Probate is the legal process by which a person’s estate is settled after they die. In Texas, probate is handled by the county or probate court where the decedent lived at the time of their death. The process can take several months to several years to complete, depending on the complexity of the estate and any legal issues that arise.
When a person dies, their assets are typically held in their name, whether it be real estate, bank accounts, or personal property. Without a proper estate plan, these assets may have to go through probate before they can be distributed to their beneficiaries or heirs. Probate is the legal process ensuring that a decedent’s assets are properly identified, their debts are paid, and their remaining assets are distributed to their beneficiaries according to their will or, if there is no will, to their heirs according to the laws of intestate succession as described in the Texas Estates Code.
The available probate proceedings and alternatives to probate include:
- Probate of a will
- Judicial determination of heirship
- Independent administration
- Dependent administration
- Small estate affidavits
- Affidavits of heirship
The answers to two questions will determine which probate proceedings or alternatives to probate are appropriate for a given estate. First, did the decedent have a valid will? And second, is there a need for an administration of the decedent’s estate.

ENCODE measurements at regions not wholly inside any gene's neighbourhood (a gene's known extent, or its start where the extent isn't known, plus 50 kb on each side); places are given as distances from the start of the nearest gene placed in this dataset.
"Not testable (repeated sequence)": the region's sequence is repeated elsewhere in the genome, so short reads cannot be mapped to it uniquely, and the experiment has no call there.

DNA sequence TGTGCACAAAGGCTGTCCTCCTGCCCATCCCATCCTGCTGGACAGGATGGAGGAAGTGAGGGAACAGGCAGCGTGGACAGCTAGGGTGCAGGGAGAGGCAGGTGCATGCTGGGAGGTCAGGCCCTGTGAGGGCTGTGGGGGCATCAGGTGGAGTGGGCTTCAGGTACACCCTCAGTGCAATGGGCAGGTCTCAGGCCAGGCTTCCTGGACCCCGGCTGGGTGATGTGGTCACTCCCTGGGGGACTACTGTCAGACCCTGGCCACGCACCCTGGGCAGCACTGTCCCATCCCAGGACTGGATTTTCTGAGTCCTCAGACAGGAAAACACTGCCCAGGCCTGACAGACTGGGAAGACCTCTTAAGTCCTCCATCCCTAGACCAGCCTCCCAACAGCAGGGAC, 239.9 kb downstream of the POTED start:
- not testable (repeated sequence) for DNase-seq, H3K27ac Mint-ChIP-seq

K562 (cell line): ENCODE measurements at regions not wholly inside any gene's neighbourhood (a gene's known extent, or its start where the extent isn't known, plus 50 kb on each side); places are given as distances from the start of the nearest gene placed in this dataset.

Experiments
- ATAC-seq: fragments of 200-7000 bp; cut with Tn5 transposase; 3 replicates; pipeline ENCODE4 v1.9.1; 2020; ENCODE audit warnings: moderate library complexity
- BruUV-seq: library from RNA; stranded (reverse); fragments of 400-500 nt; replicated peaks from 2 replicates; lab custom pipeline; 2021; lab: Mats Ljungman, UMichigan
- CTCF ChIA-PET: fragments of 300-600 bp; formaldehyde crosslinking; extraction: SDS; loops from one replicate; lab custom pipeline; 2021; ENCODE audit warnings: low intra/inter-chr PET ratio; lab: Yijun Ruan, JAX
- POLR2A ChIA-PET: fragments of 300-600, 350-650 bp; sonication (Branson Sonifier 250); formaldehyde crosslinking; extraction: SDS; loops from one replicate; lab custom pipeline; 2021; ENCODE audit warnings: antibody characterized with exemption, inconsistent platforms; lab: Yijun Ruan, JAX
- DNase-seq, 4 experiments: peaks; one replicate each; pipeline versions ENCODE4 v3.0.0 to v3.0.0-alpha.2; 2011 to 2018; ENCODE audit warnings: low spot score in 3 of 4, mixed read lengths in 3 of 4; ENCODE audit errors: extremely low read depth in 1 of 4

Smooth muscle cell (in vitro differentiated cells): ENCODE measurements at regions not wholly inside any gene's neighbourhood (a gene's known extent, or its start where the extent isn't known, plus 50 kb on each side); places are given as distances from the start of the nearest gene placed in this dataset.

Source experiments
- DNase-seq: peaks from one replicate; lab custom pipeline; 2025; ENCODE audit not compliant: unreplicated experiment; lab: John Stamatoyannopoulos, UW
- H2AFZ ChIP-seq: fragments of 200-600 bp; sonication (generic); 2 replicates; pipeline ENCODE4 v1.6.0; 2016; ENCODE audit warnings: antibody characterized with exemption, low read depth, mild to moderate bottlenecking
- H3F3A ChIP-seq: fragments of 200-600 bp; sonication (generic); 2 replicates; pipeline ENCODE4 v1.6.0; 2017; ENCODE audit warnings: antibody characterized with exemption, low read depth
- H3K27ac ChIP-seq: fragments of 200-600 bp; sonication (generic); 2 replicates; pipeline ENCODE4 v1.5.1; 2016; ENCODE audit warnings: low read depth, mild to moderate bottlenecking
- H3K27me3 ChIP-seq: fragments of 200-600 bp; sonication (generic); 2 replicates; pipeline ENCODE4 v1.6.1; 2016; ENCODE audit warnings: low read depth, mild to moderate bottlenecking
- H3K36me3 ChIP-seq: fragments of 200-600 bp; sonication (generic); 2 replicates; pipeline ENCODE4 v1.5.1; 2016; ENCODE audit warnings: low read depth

1. Did The Decedent Have A Valid Will?
A) The decedent died with a valid will.
A person who dies leaving a valid will is said to have died “testate.” In cases of testate decedents, it is necessary to apply to have their will admitted to probate.
The primary function of a will is to control the distribution of assets after the death of the person making the will. In a well-drafted will, therefore, the identity of the beneficiaries who are entitled to receive the decedent’s assets are not in question; rather, they are clearly described within the four corners of the will document. A will does not become effective, however, until an appropriate legal authority signs an order admitting the will to probate after the death of the decedent. In Texas, this legal authority is ordinarily the county court, county court at law, or probate court in the county in which the decedent resided at the time of their death.
Prior to admitting the will to probate, however, the court must make a determination as to the validity of the will; specifically, that it conforms to the requirements outlined in the Texas Estates Code. When someone refers to the “probate of a will,” they are referring to the legal process of having the will validated by a court of law so that the assets of the estate can be distributed to the beneficiaries named in the will.
A will admitted to probate without having an executor or administrator appointed for the estate is referred to as a muniment of title and is usually only appropriate in small, simple estates where the decedent did not have any debt or out-of-state assets. A muniment of title can be used in limited circumstances to transfer property owned by the decedent to the beneficiaries named in the will.
B) The decedent died without a valid will.
A person who dies without a valid will is said to have died “intestate.”
With no valid will to direct how the decedent’s assets should be distributed, the laws of intestate succession take over. In Texas, the persons entitled to receive the decedent’s property are called “heirs,” and the rules governing heirs are provided in the Texas Estates Code. The determination of a decedent’s heirs and the shares of the estate to which they are entitled is the primary function of a judicial determination of heirship.